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United States Supreme Court Rules in Favor of Employers Regarding Class Action Arbitration

Striking a major blow to employees, in a 5-4 ruling (along party lines which shows the importance of Trump appointee Gorsuch), the United States Supreme Court has ruled that employers can require employees to waive their right to class action lawsuits and may instead force employees to arbitrate their claims individually. This is particularly important in the wage and hour context, where employers who are alleged to have failed to pay proper wages often find themselves facing class-action suits, where many employees, each owed a small amount of money, join together to form one large and potentially very expensive wage and hour action. If, as the United States Supreme Court has just ruled, individuals can be prevented from joining together and can be required to bring such claims individually through arbitration, the number of individuals willing to go through the judicial process alone, without the company and strength of a “class” may decrease dramatically. Moreover, the plaintiff’s bar may think twice about bringing an individual action as the fee potential will dramatically lower.

As a result of this ruling, all employers should immediately consider whether to require employees to sign some form of an arbitration agreement. Of course, employers must be mindful of the fact that arbitration does have its disadvantages, such as the costs involved and the wage and hour experience of the arbitrator assigned that ultimately adjudicates the matter (as opposed to seasoned federal court judges).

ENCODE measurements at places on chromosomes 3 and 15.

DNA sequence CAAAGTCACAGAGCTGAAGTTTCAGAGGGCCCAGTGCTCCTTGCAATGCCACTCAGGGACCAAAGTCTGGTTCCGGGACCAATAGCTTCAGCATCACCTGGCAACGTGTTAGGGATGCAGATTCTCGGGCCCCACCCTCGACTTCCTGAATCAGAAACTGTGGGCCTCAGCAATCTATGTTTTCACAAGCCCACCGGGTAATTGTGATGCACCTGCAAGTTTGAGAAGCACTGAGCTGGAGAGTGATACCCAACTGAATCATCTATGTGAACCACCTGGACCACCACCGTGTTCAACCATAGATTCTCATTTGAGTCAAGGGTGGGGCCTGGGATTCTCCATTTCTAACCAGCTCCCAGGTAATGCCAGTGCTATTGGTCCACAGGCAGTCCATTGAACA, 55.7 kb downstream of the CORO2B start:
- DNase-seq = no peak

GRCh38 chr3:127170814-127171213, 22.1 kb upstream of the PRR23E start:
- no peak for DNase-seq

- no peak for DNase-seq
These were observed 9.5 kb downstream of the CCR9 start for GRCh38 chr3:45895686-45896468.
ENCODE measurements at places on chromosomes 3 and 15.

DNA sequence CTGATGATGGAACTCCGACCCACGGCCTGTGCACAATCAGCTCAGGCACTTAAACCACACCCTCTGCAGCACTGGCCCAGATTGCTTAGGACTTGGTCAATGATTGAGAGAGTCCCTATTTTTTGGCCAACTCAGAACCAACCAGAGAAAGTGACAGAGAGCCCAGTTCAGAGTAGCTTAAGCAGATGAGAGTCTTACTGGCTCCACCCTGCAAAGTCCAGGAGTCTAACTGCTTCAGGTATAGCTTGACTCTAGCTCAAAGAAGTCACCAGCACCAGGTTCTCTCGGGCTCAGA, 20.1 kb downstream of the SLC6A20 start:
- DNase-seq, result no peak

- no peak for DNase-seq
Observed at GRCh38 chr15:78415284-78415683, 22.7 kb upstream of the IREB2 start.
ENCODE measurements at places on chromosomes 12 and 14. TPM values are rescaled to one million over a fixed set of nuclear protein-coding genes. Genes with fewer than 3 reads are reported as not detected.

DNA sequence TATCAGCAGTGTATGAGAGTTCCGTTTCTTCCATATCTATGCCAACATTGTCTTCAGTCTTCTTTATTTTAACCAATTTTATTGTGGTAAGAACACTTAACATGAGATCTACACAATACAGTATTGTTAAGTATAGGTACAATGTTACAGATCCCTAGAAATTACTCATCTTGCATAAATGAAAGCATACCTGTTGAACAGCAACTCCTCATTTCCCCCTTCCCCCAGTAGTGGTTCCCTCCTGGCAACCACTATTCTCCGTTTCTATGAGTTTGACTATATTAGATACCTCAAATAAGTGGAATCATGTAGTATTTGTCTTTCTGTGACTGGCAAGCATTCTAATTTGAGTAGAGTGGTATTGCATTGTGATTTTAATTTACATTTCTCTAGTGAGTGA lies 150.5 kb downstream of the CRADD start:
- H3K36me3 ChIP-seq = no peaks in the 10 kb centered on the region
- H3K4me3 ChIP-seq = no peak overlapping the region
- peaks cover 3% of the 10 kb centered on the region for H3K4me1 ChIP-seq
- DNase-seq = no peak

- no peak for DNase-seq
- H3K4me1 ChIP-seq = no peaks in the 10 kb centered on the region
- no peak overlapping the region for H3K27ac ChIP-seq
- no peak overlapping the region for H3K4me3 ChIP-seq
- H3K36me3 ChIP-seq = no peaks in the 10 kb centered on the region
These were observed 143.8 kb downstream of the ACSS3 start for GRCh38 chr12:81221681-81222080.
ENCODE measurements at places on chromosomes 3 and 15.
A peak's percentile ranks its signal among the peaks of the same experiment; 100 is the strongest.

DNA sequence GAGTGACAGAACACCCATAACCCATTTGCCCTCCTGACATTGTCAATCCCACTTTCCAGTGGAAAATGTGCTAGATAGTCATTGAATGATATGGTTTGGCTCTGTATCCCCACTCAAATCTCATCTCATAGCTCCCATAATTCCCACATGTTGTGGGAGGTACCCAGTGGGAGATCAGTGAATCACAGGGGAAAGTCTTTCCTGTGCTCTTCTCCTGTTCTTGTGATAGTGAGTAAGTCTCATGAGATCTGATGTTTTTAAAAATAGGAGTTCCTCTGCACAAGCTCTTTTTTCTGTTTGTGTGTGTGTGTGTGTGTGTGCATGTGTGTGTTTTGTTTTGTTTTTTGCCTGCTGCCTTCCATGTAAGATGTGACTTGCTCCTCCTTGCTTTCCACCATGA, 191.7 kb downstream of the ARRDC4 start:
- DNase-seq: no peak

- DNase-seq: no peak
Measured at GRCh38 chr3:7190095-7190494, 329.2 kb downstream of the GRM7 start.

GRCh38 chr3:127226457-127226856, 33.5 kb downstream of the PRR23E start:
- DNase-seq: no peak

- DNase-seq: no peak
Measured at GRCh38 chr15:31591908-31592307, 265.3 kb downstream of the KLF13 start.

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About this Author

Jay S. Becker, Giordano Law Firm, Labor Employment Attorney

Mr. Becker, Chair of the Labor and Employment Practice Area, devotes his practice to labor relations and employment law and litigation on behalf of management. His experience includes conducting trials, hearings, arbitration and mediation sessions; responding to state and federal administrative agency charges; collective bargaining; drafting employment-related corporate documents such as restrictive covenants, employee handbooks, employment agreements, various stock and compensation plans, and separation/severance agreements. He counsels employers on all employee relations issues including...

Jeri L. Abrams, Giordano Halleran, Drafting Employment Documentation Lawyer, Workplace Litigation Attorney

Jeri focuses primarily on employment law, with an emphasis on drafting and negotiating complex employment-related documentation, such as executive employment, consulting, restrictive covenant, commission, bonus, retention, change-in-control and severance agreements. Jeri counsels employers on a broad range of employment matters, including hiring, disciplining and terminating employees, family and medical leaves, disability leaves and accommodations, anti-discrimination and anti-retaliation laws, wage and hour compliance, and reductions in workforce. She works closely with management, in-house counsel, and human resources personnel in the development and implementation of employment policies and handbooks that comply with applicable law and are consistent with the employer's unique practices and organizational culture. Jeri also advises clients on the employment aspects of M&A deals and other corporate transactions.

Ari G. Burd, Giordano Law Firm, Labor Employment Attorney

Mr. Burd practices in both the Labor and Employment Law Practice Area and the Health Care Practice Area. In the Labor and Employment Practice Area, Mr. Burd devotes his time to litigation and counseling employers with regard to traditional employment and labor related issues. Mr. Burd has extensive experience in both the state and federal courts in areas including retaliation, wrongful termination, wage and hour, sexual harassment and race, age, gender and disability discrimination. Mr. Burd also has considerable experience in assisting negotiating and drafting employment related...